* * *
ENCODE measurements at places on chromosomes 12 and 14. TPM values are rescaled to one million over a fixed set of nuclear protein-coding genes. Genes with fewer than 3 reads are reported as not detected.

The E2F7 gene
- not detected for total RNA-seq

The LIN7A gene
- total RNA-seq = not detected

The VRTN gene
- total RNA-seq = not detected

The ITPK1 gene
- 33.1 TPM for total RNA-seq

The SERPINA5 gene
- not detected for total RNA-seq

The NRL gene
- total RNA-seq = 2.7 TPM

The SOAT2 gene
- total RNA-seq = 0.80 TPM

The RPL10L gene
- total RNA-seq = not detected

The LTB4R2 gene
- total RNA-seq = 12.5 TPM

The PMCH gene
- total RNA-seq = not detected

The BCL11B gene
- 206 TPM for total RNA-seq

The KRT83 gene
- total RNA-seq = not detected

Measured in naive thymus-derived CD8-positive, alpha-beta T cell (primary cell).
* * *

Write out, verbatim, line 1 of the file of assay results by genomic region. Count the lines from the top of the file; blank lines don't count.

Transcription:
ENCODE measurements at places on chromosomes 12 and 14. TPM values are rescaled to one million over a fixed set of nuclear protein-coding genes. Genes with fewer than 3 reads are reported as not detected.